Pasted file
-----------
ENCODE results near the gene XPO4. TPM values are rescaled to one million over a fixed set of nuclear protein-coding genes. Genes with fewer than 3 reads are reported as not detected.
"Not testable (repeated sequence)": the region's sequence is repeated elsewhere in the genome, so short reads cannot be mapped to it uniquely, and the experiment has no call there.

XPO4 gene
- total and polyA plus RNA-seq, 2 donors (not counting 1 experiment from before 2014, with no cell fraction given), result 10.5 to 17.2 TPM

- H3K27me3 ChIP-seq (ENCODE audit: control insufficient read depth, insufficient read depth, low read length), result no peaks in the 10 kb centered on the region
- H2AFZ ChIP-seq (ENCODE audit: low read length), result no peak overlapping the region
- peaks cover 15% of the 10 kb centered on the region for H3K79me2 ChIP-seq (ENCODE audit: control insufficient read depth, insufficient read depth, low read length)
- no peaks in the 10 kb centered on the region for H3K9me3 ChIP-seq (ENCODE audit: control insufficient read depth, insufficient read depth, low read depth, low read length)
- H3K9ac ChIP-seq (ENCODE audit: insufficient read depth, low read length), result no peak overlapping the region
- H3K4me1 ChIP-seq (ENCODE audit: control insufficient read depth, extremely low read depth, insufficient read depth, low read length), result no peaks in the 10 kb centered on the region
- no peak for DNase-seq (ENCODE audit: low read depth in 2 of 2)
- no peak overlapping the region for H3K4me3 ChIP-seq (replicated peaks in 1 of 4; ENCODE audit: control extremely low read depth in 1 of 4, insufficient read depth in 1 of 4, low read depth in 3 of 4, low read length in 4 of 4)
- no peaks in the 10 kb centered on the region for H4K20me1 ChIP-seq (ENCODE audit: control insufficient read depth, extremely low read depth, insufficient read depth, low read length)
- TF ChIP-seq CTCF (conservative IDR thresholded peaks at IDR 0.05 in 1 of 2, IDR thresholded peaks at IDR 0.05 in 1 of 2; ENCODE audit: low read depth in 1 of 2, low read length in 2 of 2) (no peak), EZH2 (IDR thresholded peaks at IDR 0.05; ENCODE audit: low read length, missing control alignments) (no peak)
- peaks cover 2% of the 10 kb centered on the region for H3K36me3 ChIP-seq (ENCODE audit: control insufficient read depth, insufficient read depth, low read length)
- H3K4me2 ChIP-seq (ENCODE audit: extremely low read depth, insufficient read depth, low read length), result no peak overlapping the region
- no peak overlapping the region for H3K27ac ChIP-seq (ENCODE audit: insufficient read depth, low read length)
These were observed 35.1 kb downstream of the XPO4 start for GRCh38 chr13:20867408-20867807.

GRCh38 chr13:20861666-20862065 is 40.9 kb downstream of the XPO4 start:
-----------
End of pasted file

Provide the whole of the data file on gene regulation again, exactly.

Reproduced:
ENCODE results near the gene XPO4. TPM values are rescaled to one million over a fixed set of nuclear protein-coding genes. Genes with fewer than 3 reads are reported as not detected.
"Not testable (repeated sequence)": the region's sequence is repeated elsewhere in the genome, so short reads cannot be mapped to it uniquely, and the experiment has no call there.

XPO4 gene
- total and polyA plus RNA-seq, 2 donors (not counting 1 experiment from before 2014, with no cell fraction given), result 10.5 to 17.2 TPM

- H3K27me3 ChIP-seq (ENCODE audit: control insufficient read depth, insufficient read depth, low read length), result no peaks in the 10 kb centered on the region
- H2AFZ ChIP-seq (ENCODE audit: low read length), result no peak overlapping the region
- peaks cover 15% of the 10 kb centered on the region for H3K79me2 ChIP-seq (ENCODE audit: control insufficient read depth, insufficient read depth, low read length)
- no peaks in the 10 kb centered on the region for H3K9me3 ChIP-seq (ENCODE audit: control insufficient read depth, insufficient read depth, low read depth, low read length)
- H3K9ac ChIP-seq (ENCODE audit: insufficient read depth, low read length), result no peak overlapping the region
- H3K4me1 ChIP-seq (ENCODE audit: control insufficient read depth, extremely low read depth, insufficient read depth, low read length), result no peaks in the 10 kb centered on the region
- no peak for DNase-seq (ENCODE audit: low read depth in 2 of 2)
- no peak overlapping the region for H3K4me3 ChIP-seq (replicated peaks in 1 of 4; ENCODE audit: control extremely low read depth in 1 of 4, insufficient read depth in 1 of 4, low read depth in 3 of 4, low read length in 4 of 4)
- no peaks in the 10 kb centered on the region for H4K20me1 ChIP-seq (ENCODE audit: control insufficient read depth, extremely low read depth, insufficient read depth, low read length)
- TF ChIP-seq CTCF (conservative IDR thresholded peaks at IDR 0.05 in 1 of 2, IDR thresholded peaks at IDR 0.05 in 1 of 2; ENCODE audit: low read depth in 1 of 2, low read length in 2 of 2) (no peak), EZH2 (IDR thresholded peaks at IDR 0.05; ENCODE audit: low read length, missing control alignments) (no peak)
- peaks cover 2% of the 10 kb centered on the region for H3K36me3 ChIP-seq (ENCODE audit: control insufficient read depth, insufficient read depth, low read length)
- H3K4me2 ChIP-seq (ENCODE audit: extremely low read depth, insufficient read depth, low read length), result no peak overlapping the region
- no peak overlapping the region for H3K27ac ChIP-seq (ENCODE audit: insufficient read depth, low read length)
These were observed 35.1 kb downstream of the XPO4 start for GRCh38 chr13:20867408-20867807.

GRCh38 chr13:20861666-20862065 is 40.9 kb downstream of the XPO4 start: